WHEN Through 3/25: Thu-Sat 8 PM, Sun 3 PM

WHERE Chopin Theatre, 1543 W. Division

PRICE $10, “more if you’ve got it, free if you’re broke”

INFO 773-347-1041

“Mom died today,” says President George W. Bush in The Strangerer. “Or yesterday, maybe. Or maybe a few years ago, I don’t know. Anyhow she’s dead now.”

Barbara Bush isn’t dead, of course. But her imagined passing is a crucial element in Theater Oobleck’s new political satire The Strangerer, which filters Bush through the prism of Albert Camus’ 1942 novel The Stranger, envisioning the president as a present-day equivalent of Camus’ antihero Mersault. Bush’s comment echoes Mersault’s famous first line: “Mother died today. Or perhaps it was yesterday.”

What does Camus’ existential classic–about a French Algerian who finds meaning in his meaningless life when he goes on trial for killing an Arab–have to do with 21st-century American politics? Plenty, in this unpredictable, hilarious, and provocative play by Oobleck member Mickle Maher. Set during the 2004 presidential campaign, The Strangerer takes place in Coral Gables, Florida, where Bush and Senator John Kerry faced off in their first debate. The moderator, PBS icon Jim Lehrer, declares his intention to focus on foreign policy and homeland security. But like most political candidates, Bush and Kerry dodge and twist Lehrer’s questions to convey their own messages.

The result, like so many televised debates, is an exercise in absurdist theater–but with a bizarre twist. Instead of simply selling his positions or his leadership, Bush tries to kill Lehrer. On the air, several times, using a knife, a handgun, a pillow, a bottle of cyanide, even a Balinese kris. His attempts to murder the moderator fail as completely as his efforts to export democracy to Iraq. Nonetheless, like Mersault, he knows that what’s important is the court of public opinion. So rather than answer questions about his management of the war, he devotes his two-minute statements and 90-second rebuttals to a long, scrupulously detailed account of the events motivating his attempt at homicide: an evening out that included a trip to the theater, where he saw another tale of symbolically charged murder, Edward Albee’s Who’s Afraid of Virginia Woolf?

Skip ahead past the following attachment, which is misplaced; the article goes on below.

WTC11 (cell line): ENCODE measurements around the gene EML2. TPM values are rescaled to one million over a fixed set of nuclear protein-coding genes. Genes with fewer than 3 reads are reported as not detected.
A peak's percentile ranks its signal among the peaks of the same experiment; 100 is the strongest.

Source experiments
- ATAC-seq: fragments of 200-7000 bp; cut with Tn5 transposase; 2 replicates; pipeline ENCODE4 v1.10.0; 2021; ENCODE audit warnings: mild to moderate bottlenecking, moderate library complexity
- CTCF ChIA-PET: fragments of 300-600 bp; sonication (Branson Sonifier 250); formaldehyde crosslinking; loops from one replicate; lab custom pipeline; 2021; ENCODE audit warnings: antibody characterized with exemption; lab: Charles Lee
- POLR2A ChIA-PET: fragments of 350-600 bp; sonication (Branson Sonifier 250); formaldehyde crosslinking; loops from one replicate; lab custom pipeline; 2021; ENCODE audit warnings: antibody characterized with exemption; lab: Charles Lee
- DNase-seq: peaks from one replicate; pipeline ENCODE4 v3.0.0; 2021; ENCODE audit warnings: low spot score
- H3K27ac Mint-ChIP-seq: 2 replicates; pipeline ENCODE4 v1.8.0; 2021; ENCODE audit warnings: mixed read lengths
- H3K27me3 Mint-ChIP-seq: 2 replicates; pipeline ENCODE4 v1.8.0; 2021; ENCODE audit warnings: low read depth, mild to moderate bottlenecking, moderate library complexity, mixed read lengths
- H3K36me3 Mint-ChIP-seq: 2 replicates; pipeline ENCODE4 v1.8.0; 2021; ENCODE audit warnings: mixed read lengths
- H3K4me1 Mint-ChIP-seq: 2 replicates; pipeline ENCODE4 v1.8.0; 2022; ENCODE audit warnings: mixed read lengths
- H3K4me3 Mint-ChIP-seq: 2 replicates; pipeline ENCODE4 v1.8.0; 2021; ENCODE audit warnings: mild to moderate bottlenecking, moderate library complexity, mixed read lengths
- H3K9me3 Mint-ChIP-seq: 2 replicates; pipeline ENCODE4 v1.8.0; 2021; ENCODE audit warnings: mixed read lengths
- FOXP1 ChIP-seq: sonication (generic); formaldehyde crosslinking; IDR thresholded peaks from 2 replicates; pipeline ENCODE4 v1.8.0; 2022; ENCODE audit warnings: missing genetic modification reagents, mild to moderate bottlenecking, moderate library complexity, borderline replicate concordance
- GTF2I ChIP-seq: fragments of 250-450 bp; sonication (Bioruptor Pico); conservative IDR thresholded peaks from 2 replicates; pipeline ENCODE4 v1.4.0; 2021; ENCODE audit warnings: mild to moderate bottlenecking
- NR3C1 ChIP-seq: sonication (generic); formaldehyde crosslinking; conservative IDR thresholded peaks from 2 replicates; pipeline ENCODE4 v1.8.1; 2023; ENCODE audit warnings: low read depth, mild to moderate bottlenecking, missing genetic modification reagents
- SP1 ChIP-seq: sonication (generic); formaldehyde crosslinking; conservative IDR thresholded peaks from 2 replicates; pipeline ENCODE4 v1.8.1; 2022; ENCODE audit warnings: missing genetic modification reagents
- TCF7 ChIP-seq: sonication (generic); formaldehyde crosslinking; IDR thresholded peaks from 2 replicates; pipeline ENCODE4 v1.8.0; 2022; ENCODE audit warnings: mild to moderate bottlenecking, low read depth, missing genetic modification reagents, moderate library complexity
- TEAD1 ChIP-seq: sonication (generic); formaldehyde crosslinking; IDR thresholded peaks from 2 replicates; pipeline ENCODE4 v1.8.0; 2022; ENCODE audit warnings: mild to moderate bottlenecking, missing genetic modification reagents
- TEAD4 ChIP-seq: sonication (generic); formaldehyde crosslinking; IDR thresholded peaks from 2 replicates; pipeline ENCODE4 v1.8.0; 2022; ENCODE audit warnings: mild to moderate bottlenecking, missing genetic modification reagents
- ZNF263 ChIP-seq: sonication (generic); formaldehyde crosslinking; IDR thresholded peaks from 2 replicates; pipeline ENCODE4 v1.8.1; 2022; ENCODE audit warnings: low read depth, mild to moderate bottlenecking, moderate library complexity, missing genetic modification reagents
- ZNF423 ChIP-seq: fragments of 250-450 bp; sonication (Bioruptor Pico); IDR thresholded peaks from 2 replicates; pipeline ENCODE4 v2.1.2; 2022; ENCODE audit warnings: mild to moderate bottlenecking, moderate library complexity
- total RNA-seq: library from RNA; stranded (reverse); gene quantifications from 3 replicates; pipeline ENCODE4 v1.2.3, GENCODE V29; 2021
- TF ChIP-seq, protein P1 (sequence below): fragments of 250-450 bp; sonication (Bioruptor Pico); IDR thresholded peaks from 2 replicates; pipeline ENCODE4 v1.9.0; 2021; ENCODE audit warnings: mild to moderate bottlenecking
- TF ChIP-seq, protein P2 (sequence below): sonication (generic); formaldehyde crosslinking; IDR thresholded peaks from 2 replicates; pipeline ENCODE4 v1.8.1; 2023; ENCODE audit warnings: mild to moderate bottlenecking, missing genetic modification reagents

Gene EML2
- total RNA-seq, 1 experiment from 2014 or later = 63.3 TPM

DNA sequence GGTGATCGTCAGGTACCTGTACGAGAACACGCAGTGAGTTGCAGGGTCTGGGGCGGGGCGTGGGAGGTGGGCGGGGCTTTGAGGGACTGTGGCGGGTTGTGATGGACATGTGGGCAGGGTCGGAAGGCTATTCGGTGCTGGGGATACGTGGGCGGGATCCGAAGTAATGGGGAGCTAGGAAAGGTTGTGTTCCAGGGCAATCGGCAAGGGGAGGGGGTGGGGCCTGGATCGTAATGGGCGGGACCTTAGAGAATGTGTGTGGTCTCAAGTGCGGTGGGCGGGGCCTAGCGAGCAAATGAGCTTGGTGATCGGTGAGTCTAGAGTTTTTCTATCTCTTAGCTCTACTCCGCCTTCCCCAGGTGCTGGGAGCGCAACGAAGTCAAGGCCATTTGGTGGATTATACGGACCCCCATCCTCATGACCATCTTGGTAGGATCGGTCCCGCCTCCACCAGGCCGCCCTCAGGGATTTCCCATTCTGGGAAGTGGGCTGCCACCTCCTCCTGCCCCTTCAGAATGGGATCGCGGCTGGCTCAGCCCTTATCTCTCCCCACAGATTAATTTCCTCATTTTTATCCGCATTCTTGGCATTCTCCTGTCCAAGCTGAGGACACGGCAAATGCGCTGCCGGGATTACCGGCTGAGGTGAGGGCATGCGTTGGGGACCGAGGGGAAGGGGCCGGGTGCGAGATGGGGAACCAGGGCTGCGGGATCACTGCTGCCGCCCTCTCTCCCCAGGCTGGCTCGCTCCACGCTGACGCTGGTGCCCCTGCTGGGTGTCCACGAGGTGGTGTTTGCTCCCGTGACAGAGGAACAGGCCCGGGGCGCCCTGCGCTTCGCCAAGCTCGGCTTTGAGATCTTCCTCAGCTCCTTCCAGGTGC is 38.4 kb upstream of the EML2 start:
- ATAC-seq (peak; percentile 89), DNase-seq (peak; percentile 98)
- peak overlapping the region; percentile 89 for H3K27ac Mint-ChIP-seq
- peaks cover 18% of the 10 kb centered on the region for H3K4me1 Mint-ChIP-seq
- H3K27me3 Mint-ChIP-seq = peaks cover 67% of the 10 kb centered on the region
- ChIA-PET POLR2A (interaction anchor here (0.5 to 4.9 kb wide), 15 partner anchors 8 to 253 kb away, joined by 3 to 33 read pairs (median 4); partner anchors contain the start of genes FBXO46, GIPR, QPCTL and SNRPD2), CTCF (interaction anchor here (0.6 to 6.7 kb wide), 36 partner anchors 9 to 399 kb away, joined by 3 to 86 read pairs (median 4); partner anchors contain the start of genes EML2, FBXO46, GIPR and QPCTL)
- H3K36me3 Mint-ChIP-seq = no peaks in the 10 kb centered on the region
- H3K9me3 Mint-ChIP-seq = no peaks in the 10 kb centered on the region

Bush’s narrative reveals him to be profoundly isolated in a way that’s symptomatic of society’s emotionally charged political, religious, and cultural schisms. No one really listens to him. Not the intimidated, out-of-touch Democrats or their pompous, pedantic standard-bearer. Not the media establishment Lehrer embodies. And not the audience at the debate or the divided electorate they supposedly represent. “Half of them are listening just to make fun of how I talk,” Bush says of the people he’s been elected to serve. “Other half always agrees with what I say and so is not listening because they think they know what I am going to say and have already previously agreed. So I’m alone.”